She considered me carefully, and I recognized that look. It’s the mirror image of how I feel when I’m trying to approach a topic with as much tact as possible.

“I thought about telling you to spritz up before dance class,” she said after a moment.

“Well, why didn’t you?” I asked, amused.

“Because then you would have guessed the secret,” she replied.

She reminded me, then, of just how much she’s growing up.

I guess kids have a tendency to do that.

Newest Chart: The essentials of lying

February 3, 2017

By Ekta R. Garg

It’s getting harder to lie to the kids, but sometimes it’s necessary. I think. The trouble with children is that they’re so observant and their minds are so unfettered by the machinations of society that they’re able to see to the heart of the matter much more quickly than adults.

Or, more accurately, they’re more willing to name the heart of the matter. Grownups want to duck and dodge. We want to turn away before Truth stares us down and demands attention.

Still, adults have life experience. And sometimes those machinations come in handy when trying to avoid a topic with children. If it’s a benign issue and it’s something that will keep them safe, I don’t think it’s so wrong to fib a little.

My first lie came earlier in the week. It resulted more from my stupidity than anything else. Or maybe from not really taking instructions seriously.

I burned my left hand on Tuesday and while it’s healing nicely now, at the time the impact of hot object against skin made me gasp and dash for the sink to hold my hand under cold water. In the normal course of things, a burn wouldn’t warrant so much reflection on my part. I guess, though, I can’t get over the ridiculous manner in which it happened.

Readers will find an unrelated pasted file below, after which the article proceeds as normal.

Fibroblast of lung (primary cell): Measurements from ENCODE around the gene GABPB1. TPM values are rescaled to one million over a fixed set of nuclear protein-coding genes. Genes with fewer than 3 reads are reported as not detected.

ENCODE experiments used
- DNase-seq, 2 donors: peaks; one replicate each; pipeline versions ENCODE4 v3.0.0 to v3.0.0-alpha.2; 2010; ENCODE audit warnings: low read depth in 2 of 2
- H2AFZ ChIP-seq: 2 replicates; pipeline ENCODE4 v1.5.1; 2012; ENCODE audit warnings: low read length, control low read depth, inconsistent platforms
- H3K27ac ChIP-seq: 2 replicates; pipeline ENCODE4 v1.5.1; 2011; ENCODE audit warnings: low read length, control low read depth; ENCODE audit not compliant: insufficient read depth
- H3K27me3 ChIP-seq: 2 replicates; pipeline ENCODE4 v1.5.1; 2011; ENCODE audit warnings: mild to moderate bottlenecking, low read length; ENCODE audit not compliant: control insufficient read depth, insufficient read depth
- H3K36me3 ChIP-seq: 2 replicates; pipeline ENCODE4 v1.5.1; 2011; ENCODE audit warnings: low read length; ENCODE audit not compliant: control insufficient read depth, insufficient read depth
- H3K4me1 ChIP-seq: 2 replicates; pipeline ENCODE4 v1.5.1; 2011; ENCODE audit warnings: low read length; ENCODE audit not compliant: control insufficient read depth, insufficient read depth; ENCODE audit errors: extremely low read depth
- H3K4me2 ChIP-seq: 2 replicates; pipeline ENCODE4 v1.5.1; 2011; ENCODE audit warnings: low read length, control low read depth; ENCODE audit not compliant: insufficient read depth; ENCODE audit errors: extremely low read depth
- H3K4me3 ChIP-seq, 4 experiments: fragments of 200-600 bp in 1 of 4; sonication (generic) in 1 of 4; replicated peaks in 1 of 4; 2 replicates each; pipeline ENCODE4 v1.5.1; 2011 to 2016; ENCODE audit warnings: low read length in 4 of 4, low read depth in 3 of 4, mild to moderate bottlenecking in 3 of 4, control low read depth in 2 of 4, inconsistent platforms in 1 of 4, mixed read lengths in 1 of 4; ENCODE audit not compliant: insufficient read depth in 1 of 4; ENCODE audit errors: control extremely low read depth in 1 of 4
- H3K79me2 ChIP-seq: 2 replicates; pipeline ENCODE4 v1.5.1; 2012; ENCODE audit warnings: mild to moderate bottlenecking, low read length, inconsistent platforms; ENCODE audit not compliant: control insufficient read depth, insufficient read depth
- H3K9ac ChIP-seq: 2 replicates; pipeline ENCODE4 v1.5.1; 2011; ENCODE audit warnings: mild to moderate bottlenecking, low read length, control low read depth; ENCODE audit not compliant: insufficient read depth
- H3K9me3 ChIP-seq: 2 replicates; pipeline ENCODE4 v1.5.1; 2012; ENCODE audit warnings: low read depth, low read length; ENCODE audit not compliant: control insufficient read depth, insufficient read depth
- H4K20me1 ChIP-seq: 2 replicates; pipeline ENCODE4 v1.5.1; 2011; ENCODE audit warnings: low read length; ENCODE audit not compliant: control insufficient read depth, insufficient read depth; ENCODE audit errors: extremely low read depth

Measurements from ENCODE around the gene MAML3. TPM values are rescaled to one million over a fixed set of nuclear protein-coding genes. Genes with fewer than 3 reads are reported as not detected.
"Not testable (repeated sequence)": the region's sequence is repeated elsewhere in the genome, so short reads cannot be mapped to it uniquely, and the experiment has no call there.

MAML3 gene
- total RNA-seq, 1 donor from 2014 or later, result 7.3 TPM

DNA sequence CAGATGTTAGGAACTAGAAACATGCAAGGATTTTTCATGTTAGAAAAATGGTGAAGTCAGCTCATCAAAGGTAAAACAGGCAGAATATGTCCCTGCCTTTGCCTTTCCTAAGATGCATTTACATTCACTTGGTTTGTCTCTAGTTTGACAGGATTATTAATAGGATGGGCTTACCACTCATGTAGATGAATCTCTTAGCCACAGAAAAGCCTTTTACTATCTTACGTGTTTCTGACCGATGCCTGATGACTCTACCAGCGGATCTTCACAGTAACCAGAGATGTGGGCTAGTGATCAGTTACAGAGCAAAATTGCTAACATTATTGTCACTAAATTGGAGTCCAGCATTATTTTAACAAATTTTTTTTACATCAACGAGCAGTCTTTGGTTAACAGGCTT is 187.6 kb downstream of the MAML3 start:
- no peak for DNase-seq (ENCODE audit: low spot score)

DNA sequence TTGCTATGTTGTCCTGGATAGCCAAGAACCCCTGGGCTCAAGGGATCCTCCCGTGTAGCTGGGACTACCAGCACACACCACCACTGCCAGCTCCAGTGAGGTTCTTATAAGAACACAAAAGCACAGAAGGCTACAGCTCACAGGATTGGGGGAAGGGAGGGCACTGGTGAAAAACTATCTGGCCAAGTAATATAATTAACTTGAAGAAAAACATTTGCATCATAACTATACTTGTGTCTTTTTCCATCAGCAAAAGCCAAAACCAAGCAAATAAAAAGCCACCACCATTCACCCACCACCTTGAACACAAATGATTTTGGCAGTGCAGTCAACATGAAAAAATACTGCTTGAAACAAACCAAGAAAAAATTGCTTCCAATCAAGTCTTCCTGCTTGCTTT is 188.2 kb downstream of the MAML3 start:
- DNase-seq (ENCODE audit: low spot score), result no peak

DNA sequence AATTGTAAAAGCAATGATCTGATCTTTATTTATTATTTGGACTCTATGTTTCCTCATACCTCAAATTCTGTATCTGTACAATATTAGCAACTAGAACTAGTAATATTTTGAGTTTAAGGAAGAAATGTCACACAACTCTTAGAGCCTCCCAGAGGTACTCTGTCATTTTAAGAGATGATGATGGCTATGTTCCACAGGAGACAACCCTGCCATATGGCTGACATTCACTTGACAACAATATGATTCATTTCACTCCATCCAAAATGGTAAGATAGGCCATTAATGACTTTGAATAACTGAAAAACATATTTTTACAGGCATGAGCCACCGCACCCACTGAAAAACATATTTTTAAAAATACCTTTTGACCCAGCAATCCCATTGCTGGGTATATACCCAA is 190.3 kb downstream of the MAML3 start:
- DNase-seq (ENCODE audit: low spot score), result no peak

You know on the box of toaster pastries when they say the icing will be hot when the pastry comes out of the toaster? They weren’t kidding. It was hot and not just hot but “sear itself to the surface of my skin” hot.

Yeah, I know. I’m a 38-year-old mother of two, not some airheaded college kid who doesn’t even flip the box over in the grocery store before bringing it home. I should know better.

Usually when I injure myself, I really don’t tell the kids…unless it’s something that could possibly affect them. Later in the morning on Tuesday when I had trouble pulling the seatbelt across my body, I knew I wouldn’t be able to wind rubber bands around the ends of braids or help yank leggings over little legs that need to stay warm during the day. I had to tell the girls what had happened so they could help each other and me, if I needed it.

When I brought them home after school, I told them about the burn in a casual way. Ten asked to look at it. Eight wanted to see it then turned her head away in trepidation. Then came the question.

“How did it happen?”

“From the toaster,” I said.

Technically, it’s not a lie. Using the toaster caused the toaster pastry to burn on its edge. Using the toaster made me go to it and pop up the pastry so it would stop burning. Using the toaster led to me holding up the pastry to inspect it and, without knowing just how, causing it to flip icing-side down onto my hand.

That’s when I dashed to the sink.

I didn’t want to tell the kids any of this, however. Last summer after we moved into the new house, Eight had a slight brush with the toaster that spooked her so much she didn’t even look at the appliance for the rest of that day. Surprisingly, Ten freaked a little too. And Ten enjoys toaster pastries for breakfast from time to time. While I always hover as she operates the toaster, I also didn’t want to bring back the anxiety from last summer.